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BloggersJennifer Berger Valerie Kellogg Beth Whitehouse Leema Thomas Patrick Whittle Shameka Dudley-Lowe
Parent Talk bloggers reflect on Mother's Day
Whether you share the same sweet sentiments or the true realities (albeit sometimes unpleasant realities) of being a mom, you can appreciate all the little moments that make you love your children all that much more. So in honor of Mother's Day, the Parent Talk bloggers reflect on the moments they knew they were a mom:
*There are many defining moments in a mother's life when she just knows she's a mom. For me, it happened many times during my daughter Maggie's first year. Who am I kidding? I knew I was a mom when I felt her dancing around inside of me before she was born. I felt such a closeness to her even then. There are a lot of tender moments that I hold close to my heart, that made me really realize I was a mom. One of my favorites is watching Maggie sleep. At night when I'd go in and check on her, the calmness that takes over my body as I watch her sleep is something that is more comforting than my own sleep -- even now that she's 2 years old. I'm almost five months pregnant with my second and listening to Maggie tell everyone she's going to be a big sister makes me excited of what is yet to come. --Jennifer Berger
Thirty-seven hours and 18 minutes after I checked into the hospital, Harrison came into the world. The 9-pound, 2-ounce ruddy skinned boy cried wildly when the doctor held him up for us to see for the first time. He continued to cry as the staff cleaned, weighed, measured, wrapped and capped him, and then when they placed him in my husband’s arms. Then, finally, my husband brought Harrison to me. As I held him and said hello, the baby’s quivering lip relaxed. Then his eyes widened, looking like dark, wet stones. I swore he looked into my eyes, and he seemed to be listening. And for the first time, I felt like a mother. -- Valerie Kellogg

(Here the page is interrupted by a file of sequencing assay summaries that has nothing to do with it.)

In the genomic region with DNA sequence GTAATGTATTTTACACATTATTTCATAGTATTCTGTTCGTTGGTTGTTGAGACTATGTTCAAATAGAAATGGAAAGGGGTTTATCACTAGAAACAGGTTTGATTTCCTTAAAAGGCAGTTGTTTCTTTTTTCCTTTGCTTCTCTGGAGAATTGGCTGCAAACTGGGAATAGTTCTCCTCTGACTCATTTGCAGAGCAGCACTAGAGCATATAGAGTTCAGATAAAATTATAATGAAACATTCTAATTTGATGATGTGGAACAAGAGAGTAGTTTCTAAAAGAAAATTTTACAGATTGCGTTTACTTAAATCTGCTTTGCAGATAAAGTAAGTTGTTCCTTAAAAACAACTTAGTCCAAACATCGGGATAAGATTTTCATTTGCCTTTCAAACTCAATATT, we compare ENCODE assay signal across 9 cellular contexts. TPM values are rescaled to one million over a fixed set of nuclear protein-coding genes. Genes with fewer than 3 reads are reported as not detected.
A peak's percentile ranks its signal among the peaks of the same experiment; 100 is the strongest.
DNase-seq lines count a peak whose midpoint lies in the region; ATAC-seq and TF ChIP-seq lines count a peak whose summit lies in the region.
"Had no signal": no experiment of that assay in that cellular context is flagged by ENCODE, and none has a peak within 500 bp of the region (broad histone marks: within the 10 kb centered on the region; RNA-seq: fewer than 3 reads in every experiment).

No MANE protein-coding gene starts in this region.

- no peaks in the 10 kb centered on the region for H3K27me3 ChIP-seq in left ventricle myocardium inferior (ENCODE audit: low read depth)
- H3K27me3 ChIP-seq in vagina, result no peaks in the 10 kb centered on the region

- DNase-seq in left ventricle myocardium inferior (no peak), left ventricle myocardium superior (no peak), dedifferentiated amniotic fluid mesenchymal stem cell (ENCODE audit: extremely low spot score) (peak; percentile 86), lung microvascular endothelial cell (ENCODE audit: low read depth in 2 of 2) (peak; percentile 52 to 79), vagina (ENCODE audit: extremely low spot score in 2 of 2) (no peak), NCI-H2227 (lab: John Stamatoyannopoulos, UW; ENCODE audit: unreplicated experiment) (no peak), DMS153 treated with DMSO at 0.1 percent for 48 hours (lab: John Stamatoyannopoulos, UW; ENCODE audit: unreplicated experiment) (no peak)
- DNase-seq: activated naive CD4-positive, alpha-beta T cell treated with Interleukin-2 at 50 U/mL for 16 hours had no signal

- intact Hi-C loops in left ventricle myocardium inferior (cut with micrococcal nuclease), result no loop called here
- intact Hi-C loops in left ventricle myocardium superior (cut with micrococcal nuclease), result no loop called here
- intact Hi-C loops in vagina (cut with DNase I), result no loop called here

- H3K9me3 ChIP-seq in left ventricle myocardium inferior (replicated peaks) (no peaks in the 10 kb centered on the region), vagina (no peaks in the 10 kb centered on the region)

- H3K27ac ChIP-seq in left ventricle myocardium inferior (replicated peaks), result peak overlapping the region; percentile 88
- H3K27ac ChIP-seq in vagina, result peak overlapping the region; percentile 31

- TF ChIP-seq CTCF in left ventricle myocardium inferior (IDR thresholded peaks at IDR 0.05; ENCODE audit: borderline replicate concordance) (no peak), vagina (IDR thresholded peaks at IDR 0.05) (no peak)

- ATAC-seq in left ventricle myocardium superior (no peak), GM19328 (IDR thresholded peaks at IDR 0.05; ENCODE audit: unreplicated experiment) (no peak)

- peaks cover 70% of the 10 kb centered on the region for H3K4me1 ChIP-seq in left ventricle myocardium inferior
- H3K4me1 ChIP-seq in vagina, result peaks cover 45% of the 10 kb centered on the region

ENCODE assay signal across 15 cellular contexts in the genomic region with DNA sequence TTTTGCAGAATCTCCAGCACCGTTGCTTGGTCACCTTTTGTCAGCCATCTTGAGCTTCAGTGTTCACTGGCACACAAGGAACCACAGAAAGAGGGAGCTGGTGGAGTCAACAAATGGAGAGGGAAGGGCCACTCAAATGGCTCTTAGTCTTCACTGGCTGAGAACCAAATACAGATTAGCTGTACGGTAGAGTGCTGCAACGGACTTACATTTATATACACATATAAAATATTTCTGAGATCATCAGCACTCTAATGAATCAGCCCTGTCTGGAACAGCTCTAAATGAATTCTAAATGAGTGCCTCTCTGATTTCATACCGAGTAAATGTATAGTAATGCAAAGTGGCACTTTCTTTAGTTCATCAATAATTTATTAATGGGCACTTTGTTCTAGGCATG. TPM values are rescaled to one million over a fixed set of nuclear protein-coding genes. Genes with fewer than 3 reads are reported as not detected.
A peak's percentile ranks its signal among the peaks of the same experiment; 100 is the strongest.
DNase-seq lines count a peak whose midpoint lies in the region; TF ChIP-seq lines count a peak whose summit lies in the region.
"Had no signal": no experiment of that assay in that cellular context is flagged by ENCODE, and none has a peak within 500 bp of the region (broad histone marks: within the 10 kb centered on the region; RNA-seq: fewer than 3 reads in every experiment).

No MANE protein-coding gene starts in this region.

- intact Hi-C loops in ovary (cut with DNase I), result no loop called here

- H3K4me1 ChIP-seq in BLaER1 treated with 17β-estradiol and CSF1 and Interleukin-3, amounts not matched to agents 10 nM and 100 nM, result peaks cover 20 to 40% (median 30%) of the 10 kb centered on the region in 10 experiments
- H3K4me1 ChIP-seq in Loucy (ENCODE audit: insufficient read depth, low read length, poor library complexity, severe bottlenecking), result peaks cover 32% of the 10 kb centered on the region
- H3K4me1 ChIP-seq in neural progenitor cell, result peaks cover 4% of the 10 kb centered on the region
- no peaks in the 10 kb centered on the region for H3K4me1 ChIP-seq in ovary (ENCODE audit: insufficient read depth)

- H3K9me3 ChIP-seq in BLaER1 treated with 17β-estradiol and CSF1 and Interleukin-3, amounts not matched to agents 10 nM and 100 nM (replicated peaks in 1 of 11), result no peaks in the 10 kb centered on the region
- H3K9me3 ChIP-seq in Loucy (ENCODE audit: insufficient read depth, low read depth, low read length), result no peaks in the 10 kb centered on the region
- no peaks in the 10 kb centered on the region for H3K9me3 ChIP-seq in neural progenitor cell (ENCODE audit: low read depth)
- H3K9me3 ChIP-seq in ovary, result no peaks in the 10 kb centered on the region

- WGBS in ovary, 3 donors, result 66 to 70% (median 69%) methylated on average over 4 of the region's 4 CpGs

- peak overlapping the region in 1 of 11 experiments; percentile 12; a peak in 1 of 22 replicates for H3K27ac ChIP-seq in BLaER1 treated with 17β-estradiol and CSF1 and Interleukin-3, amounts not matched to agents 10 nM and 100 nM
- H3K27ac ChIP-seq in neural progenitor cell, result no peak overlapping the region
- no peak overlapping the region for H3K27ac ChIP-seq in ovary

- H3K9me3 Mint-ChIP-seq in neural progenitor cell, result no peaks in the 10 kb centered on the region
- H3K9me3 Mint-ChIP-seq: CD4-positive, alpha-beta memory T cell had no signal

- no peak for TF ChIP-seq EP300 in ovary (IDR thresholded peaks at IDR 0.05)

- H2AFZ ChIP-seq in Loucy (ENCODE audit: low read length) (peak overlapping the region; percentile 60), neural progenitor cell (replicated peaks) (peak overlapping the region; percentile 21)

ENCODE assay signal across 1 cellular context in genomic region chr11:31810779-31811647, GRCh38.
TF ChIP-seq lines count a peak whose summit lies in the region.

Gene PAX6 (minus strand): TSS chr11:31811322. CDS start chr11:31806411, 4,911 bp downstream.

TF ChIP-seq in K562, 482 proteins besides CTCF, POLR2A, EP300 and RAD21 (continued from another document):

This story is less about when I knew I was a mom and more about one time I really felt like one. When my son was in early elementary school, he had to have stitches on the side of his forehead. The principal called me at work to tell me he’d need a plastic surgeon. When I arrived at the school nurse’s office, my son’s relief was palpable. He needed me to reassure him he wasn’t going to die (apparently there was initially a lot of blood). When we got to the surgeon’s office, I stayed with my son for the stitching procedure, holding his hand and distracting him with a made-up story about the upcoming Thanksgiving Day parade. I created a tale about his dad being transformed into one of the enormous flying balloons, wearing a purple cape and matching purple sneakers. That’s when I felt like a mom, a source of comfort to my child when he was afraid. -- Beth Whitehouse
I knew I had graduated from being a pregnant woman to a mother the moment I held my firstborn in my hands and knew I was fully responsible for the tiny being's well-being, from feeding to changing and taking care of her when she fell ill. Now that my firstborn and my second- and third-born are older, my concept of motherhood has grown as well. Now I know that I have to let my children be their own person and give them space to grown into their own. I am seeing my oldest child, now 17, turn into a beautiful young lady and my teen and tween, coming into their own. I know that as a mother I can never be there for them at all times, nor provide for their every need or take away all their pain, but I can be there to guide them along and lend an ear and offer my support and love. -- Leema Thomas